2. THE BOOK

Cover

Whenever I’m with Southern Italians there’s always chilli oil, dried chilli or chilli powder to hand to sprinkle over anything and everything in front of you. So it wasn’t a surprise when I introduced Giuseppe to the great British tradition of an Indian take-away 9 years ago, you could see a spark of delight and hungry discovery in his eyes.

curry book

The beautiful book; Curry recipe collection by Sainsbury’s, is now firmly one of my favourite cookery books (although as the food editor I might be a teeny weeny bit biased!). Next time the Italians are over I’ll be making the chicken jalfrezi followed by the tropical pannacotta with coconut snaps. I will still, of course, have extra chilli to hand! Available in Sainsbury’s stores for £5.

3. WEAR THE T-SHIRT (Or couture dress!)

CHOCOLATE FASHION SHOW

Love chocolate? Now you can wear it! Stunning couture outfits inspired by chocolatiers such as Lindt, Paul A Young and Fruitful Blooms will be on the runway for the gala evening of  The Chocolate Show on the 16th October.

From the 17th-19th garments will be on display at the Olympia show in a dedicated exhibition from 5pm.

http://www.salonduchocolat.co.uk

CREDITS: Curry book photography; Jonathan Kennedy. I can’t claim the pizza recipe as my own, I tore the original version from Bella mag years ago – it’s an oldie but a goodie!

#24 FOOD NEWS: London design festival, Take 3 ingredients, Weekend cherry tart

Every monday

KEEPING AN EYE ON ALL THINGS BRITALIAN…

Design week strip

A buzzy atmosphere and an explosion of colour created a feast for the senses on a Wednesday night. Part of the London Design Festival, designjunction 2014  made the most of the impressive London Sorting Office with a vibrant exhibition showcasing both cutting-edge design and more traditional brands.

A couple of stands really caught my Britalian eye: Whitbread Wilkinson (designedincolour.com), with it’s colourful bright pink espresso pots and Beef Eater cup, bowl and plate sets – inspired by Disney’s  ‘It’s a Small World’ and the Waterford crystal stand where a craftsman sat quietly giving a live demonstration, creating a clear and sparkling piece using a diamond tipped wheel. Completely absorbed and deep in concentration, you would have thought he was in the calm surrounds of his Irish studio not a pulsating London exhibition! Totally inspiring.

www.thedesignjunction.co.uk

Take 3! Weekday tea: Cannelloni al forno

canelloni

When it’s all too much. Simply pour half a 350g tub essential Waitrose tomato & mascarpone sauce (£1.65) into the base of a small baking dish.

tomato and mascapone

Nestle Waitrose Spinach & ricotta cannelloni (£3.39) in the sauce, spoon over the remaining sauce.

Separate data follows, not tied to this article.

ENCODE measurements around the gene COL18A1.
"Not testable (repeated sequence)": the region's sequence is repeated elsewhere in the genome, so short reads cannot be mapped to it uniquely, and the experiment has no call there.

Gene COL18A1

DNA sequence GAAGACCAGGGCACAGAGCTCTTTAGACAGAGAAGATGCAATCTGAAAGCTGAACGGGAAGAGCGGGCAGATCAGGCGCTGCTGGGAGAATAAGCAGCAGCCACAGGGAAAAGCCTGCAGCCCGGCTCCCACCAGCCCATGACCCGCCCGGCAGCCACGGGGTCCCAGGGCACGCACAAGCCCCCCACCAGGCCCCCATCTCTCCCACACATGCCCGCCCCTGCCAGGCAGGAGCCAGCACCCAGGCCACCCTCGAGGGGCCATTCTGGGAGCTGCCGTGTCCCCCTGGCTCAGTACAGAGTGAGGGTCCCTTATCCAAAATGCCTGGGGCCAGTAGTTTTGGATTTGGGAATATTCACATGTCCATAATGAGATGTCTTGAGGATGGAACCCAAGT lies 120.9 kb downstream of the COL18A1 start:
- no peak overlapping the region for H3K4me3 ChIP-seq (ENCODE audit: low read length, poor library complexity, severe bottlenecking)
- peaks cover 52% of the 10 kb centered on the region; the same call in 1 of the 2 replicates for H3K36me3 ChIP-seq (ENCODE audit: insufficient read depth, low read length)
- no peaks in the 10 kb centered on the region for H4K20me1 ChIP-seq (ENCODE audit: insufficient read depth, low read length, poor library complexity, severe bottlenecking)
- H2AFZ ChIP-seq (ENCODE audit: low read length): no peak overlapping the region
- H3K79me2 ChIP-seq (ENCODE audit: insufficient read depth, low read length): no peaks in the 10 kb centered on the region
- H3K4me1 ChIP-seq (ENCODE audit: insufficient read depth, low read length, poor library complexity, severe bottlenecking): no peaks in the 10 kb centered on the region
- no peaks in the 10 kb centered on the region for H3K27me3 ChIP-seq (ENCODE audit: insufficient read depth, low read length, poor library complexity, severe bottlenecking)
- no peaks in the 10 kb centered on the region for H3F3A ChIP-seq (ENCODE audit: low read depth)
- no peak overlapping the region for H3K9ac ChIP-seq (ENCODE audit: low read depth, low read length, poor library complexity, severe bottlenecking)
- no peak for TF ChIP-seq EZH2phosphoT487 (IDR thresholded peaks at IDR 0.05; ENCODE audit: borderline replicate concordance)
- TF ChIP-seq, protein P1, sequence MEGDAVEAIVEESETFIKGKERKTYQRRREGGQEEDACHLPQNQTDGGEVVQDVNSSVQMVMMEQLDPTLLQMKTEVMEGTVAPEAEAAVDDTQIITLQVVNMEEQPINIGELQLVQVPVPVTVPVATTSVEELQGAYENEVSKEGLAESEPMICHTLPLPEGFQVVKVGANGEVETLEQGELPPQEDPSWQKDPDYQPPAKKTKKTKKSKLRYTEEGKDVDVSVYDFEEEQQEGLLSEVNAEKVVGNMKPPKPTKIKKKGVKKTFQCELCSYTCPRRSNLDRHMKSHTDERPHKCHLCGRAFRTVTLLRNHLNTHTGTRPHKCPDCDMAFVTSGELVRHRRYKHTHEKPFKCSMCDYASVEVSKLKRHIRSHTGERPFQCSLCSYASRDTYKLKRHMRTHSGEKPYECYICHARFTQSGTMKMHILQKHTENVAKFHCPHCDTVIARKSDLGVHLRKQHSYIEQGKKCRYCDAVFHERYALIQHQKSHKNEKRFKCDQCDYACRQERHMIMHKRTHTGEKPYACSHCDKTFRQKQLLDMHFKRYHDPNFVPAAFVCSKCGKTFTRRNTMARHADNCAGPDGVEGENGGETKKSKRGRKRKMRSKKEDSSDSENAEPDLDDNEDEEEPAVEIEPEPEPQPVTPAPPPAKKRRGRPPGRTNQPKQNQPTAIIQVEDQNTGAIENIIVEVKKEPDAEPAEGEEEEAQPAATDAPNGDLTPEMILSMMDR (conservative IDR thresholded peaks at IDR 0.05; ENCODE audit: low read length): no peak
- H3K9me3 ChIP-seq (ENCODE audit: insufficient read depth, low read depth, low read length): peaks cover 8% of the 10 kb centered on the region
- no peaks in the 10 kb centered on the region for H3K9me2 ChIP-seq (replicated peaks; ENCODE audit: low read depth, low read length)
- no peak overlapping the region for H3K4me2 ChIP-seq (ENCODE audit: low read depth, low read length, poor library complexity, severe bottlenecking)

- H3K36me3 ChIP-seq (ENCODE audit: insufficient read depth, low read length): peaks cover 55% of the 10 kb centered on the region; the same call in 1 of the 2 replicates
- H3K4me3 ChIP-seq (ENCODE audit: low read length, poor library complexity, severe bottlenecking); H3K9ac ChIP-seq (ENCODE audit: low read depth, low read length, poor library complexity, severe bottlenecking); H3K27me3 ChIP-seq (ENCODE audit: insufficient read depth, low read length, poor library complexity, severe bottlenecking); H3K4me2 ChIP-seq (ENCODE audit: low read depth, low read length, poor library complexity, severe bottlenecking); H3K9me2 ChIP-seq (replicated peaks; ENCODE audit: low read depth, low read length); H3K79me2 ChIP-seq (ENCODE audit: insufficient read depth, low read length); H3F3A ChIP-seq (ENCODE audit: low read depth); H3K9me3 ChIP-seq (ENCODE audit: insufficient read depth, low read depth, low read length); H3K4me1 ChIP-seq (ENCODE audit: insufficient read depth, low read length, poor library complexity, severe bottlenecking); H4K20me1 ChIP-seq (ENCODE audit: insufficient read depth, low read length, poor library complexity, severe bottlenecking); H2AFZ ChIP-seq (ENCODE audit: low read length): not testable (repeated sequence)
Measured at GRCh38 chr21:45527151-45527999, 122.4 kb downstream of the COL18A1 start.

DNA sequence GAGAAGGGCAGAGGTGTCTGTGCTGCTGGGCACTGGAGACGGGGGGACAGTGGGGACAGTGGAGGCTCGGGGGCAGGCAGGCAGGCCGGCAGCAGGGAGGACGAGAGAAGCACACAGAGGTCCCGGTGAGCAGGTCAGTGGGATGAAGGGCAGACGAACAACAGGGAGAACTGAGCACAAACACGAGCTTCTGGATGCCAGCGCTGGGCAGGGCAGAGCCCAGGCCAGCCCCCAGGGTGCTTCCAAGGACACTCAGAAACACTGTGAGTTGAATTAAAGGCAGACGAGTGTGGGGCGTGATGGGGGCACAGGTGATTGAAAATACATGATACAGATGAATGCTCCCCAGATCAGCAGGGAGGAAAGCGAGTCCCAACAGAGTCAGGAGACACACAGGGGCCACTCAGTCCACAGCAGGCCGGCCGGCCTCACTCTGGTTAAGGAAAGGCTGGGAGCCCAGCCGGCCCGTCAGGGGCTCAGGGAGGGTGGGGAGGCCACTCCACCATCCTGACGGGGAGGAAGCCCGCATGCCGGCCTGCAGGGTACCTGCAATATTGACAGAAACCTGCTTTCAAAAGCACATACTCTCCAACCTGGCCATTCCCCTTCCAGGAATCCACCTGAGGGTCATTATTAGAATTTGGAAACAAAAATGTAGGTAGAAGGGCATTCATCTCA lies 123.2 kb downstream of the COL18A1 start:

Waitrose fresh pasta cannelloni spinach & ricotta

Sprinkle with grated cheddar cheese and bake according to the cannelloni pack instructions.

Waitrose Davidstow Cornish mature Cheddar cheese, strength 5

Serves 2-3.

Weekend pud: Guten tag cherry tart

Guten tag cherry tart

Mixing up the fusion theme this weekend, my traditional shortcrust tart case held an Italian-style filling topped with Opies cherries: grown in Kent and soaked in German tipple, kirsch.

Ingredients strip

Serves: 6
Prep: 20 mins (plus chilling and cooling time)
Cook: 20 mins

175g plain flour
2 tbsp caster sugar
100g butter, chilled and cut into cubes
2 egg yolks
250g ricotta cheese
3 tbsp icing sugar
300ml double cream
1/2 390g jar Opies cherries in kirsch, drained, kirsch reserved
15g flaked almonds, lightly toasted

1 For the pastry, sift the flour in a large bowl. Rub in the butter with your fingertips until the mixture resembles fine breadcrumbs.

2 Add the egg yolks and 2tbsp cold water and stir with a fork. Bring it together with your hands to make a dough. Knead gently on a lightly floured surface until smooth. wrap in cling film and chill for 20 mins.

Pastry strip

3 Preheat the oven to 200’C, 180’C fan, gas 6. Roll out the pastry on a lightly floured surface and use to line a 20cm loose-based tart tin. Trim the edge and prick the base with a fork. Line with parchment and fill with baking beans and bake for 15 mins. Remove the beans and paper and bake for a further 5 mins until golden. Leave to cool on a wire rack.

4 Meanwhile, make the filling, put the ricotta in a bowl with icing sugar and 4-6 tbsp of the reserved kirsch and beat until smooth. In a separate bowl, whisk the cream until it forms soft peaks. Fold the cream into the ricotta mixture.

Filling steps strips

5 Spoon the ricotta filling into the pastry case and level the surface. Spoon the drained cherries over the top, then scatter over the almonds.

Cook’s tip

For a great shortcut, use ready made pastry. For an all-out cheat use a ready made tart case!